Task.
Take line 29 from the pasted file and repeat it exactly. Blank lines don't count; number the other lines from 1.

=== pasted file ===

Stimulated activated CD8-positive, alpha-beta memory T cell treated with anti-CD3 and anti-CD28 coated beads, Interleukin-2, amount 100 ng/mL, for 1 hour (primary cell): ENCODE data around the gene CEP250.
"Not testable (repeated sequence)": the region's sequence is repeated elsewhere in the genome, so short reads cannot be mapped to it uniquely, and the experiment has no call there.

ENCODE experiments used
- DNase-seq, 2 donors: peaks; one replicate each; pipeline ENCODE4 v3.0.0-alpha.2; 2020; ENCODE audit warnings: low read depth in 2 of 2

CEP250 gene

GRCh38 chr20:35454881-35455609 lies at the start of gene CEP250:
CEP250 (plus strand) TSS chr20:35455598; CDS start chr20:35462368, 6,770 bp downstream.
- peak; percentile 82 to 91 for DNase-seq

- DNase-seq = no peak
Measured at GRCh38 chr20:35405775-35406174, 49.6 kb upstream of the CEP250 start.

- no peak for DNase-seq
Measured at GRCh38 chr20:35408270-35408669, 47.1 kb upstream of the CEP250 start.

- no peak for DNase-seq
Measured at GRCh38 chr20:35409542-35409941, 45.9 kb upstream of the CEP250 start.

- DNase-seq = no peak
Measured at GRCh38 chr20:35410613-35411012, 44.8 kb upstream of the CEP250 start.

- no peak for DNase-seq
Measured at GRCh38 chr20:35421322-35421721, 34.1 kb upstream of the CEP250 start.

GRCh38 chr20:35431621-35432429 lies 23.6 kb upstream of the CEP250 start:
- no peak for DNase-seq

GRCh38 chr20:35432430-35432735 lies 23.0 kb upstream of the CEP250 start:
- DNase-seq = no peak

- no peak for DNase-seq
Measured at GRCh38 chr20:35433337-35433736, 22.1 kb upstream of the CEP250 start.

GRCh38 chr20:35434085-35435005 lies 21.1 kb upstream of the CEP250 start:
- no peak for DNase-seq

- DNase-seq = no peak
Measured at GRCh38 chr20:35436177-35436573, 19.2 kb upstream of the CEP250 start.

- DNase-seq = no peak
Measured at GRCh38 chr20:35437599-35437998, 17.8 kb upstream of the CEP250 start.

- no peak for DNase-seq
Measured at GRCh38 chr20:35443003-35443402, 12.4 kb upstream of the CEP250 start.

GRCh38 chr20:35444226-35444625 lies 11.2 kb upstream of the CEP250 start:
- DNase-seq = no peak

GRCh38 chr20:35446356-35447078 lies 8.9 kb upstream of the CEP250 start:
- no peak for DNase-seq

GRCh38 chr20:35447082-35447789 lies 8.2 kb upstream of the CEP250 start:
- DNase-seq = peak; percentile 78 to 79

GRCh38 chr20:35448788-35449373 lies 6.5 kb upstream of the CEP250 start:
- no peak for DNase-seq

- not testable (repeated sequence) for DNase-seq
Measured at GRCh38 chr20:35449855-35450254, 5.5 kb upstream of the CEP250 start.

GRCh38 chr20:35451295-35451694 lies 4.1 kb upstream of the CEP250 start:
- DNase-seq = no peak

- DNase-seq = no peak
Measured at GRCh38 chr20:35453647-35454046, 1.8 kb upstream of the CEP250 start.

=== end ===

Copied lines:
- DNase-seq = no peak